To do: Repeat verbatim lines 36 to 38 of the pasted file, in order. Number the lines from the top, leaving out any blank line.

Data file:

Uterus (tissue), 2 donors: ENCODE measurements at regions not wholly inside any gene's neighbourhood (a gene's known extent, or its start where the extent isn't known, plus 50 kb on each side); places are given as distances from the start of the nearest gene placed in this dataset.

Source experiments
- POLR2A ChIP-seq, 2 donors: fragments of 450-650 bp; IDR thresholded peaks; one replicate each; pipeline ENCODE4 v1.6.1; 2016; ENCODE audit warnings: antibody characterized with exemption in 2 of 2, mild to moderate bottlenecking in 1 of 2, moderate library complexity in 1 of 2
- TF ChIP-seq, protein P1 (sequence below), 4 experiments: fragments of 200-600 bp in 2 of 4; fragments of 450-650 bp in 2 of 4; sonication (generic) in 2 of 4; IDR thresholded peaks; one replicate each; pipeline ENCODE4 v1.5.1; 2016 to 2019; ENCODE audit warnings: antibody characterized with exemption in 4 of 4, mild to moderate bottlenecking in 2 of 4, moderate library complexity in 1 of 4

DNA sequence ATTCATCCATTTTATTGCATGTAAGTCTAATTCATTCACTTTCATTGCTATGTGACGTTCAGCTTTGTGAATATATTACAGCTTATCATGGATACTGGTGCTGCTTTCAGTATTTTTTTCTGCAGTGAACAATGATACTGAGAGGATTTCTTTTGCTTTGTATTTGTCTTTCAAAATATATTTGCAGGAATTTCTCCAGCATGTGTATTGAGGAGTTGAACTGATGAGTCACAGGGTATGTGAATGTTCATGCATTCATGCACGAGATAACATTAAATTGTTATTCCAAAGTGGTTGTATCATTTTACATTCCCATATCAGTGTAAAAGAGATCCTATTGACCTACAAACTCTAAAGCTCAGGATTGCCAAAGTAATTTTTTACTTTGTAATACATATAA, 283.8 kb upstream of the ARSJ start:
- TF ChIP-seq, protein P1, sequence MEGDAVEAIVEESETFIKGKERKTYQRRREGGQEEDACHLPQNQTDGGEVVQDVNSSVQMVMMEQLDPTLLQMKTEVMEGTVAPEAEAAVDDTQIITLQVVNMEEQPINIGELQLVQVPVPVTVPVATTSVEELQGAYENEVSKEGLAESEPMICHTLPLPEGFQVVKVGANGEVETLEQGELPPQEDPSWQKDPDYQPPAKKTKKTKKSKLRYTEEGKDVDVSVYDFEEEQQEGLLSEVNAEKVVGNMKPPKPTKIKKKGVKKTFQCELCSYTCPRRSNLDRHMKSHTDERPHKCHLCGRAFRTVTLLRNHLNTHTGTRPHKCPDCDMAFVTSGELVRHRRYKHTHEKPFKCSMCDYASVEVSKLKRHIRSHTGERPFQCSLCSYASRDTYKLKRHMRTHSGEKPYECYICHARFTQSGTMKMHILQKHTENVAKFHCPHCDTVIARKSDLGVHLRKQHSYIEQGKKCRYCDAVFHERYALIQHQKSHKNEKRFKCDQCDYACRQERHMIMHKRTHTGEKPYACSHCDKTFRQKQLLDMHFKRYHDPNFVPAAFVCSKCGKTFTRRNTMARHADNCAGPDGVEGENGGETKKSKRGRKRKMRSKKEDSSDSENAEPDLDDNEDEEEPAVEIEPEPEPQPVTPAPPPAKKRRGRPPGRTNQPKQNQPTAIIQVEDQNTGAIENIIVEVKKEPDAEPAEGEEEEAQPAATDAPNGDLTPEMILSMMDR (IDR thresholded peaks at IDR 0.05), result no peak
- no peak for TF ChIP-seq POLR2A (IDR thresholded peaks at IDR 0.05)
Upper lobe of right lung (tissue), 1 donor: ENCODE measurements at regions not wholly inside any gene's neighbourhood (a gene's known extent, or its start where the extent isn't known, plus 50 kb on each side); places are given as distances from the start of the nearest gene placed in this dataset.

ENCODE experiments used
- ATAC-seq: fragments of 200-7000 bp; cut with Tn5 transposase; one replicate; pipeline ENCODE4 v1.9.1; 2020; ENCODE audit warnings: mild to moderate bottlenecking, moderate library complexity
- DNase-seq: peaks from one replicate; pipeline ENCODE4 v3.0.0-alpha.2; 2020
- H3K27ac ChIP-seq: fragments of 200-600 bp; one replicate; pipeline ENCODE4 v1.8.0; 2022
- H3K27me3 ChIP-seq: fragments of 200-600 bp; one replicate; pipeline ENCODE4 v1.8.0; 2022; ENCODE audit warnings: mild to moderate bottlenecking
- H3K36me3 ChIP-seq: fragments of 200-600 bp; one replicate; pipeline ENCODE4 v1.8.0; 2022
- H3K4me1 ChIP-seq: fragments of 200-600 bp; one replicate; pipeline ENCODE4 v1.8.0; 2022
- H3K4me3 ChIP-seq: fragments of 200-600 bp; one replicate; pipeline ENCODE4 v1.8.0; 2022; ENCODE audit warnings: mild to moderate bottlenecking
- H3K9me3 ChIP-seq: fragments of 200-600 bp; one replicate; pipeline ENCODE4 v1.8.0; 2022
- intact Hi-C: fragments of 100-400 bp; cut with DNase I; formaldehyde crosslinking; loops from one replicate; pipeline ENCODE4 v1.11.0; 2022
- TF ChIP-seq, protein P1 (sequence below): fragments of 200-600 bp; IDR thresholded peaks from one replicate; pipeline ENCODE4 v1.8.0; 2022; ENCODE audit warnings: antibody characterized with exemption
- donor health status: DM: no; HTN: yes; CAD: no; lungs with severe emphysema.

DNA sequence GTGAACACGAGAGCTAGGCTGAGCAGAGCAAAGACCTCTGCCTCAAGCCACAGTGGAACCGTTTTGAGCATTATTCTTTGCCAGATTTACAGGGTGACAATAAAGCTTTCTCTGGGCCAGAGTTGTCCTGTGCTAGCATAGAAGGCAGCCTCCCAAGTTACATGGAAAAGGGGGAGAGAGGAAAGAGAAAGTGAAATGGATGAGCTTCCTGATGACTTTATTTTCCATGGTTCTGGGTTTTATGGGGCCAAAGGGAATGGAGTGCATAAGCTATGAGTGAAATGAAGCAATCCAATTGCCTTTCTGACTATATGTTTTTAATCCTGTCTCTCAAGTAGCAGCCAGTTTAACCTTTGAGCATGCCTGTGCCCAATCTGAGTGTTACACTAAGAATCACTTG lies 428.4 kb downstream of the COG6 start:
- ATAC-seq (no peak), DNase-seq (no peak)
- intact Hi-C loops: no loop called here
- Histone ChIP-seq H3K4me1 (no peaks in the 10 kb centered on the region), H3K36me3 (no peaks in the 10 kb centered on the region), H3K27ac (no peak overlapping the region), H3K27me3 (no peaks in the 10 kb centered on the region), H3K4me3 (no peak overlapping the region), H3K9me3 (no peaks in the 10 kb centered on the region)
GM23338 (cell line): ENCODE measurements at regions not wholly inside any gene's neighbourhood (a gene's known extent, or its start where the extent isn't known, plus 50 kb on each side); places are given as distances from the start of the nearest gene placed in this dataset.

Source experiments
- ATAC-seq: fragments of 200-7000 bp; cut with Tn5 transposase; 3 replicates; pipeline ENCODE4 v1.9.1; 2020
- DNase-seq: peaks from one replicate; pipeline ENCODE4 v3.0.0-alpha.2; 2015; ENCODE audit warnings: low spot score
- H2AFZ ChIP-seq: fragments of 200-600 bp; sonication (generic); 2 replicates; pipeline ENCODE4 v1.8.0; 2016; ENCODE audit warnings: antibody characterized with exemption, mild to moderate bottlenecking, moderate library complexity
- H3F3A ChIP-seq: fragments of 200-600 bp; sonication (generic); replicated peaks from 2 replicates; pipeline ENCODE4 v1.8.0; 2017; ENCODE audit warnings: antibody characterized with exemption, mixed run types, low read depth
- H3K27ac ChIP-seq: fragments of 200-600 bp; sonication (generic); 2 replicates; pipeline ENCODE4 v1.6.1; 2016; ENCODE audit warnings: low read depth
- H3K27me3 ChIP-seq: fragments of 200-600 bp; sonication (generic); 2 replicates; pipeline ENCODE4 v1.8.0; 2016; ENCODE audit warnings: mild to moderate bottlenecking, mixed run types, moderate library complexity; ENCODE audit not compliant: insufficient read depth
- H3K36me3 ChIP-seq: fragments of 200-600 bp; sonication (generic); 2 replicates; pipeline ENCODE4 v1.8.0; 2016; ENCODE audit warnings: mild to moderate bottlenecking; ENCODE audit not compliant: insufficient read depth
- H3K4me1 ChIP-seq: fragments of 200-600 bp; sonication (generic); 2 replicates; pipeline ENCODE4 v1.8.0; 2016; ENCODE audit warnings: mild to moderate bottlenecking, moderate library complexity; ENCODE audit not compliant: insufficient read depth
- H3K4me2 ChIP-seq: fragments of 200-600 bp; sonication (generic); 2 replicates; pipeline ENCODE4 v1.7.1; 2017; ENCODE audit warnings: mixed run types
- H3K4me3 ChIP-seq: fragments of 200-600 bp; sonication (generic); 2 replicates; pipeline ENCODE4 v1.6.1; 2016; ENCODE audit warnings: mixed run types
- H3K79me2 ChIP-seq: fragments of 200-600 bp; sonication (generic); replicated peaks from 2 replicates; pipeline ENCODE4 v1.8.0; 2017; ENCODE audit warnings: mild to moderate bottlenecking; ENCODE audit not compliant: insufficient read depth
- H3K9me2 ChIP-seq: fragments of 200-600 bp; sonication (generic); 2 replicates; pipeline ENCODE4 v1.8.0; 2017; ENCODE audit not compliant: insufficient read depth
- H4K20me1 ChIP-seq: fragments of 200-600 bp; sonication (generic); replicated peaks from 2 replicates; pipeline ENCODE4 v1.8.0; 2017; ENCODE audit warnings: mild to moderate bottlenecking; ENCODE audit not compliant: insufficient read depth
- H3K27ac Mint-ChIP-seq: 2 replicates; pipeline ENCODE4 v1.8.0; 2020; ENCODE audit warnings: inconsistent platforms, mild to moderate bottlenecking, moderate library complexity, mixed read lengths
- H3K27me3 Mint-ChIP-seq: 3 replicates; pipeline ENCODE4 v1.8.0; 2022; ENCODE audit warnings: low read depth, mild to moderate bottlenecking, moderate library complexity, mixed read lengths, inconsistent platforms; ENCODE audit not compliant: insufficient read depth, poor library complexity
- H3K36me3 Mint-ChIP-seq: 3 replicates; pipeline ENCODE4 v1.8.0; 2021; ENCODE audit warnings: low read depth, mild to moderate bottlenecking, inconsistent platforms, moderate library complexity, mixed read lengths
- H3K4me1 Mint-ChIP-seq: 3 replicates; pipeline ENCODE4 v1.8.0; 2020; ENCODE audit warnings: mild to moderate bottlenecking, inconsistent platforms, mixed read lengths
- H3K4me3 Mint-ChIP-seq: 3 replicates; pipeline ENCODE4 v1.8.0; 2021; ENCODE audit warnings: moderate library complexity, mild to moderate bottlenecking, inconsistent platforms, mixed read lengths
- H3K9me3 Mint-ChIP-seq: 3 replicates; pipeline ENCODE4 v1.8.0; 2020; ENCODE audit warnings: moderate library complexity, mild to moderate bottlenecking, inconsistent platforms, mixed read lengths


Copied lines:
- H3K4me3 ChIP-seq: fragments of 200-600 bp; sonication (generic); 2 replicates; pipeline ENCODE4 v1.6.1; 2016; ENCODE audit warnings: mixed run types
- H3K79me2 ChIP-seq: fragments of 200-600 bp; sonication (generic); replicated peaks from 2 replicates; pipeline ENCODE4 v1.8.0; 2017; ENCODE audit warnings: mild to moderate bottlenecking; ENCODE audit not compliant: insufficient read depth
- H3K9me2 ChIP-seq: fragments of 200-600 bp; sonication (generic); 2 replicates; pipeline ENCODE4 v1.8.0; 2017; ENCODE audit not compliant: insufficient read depth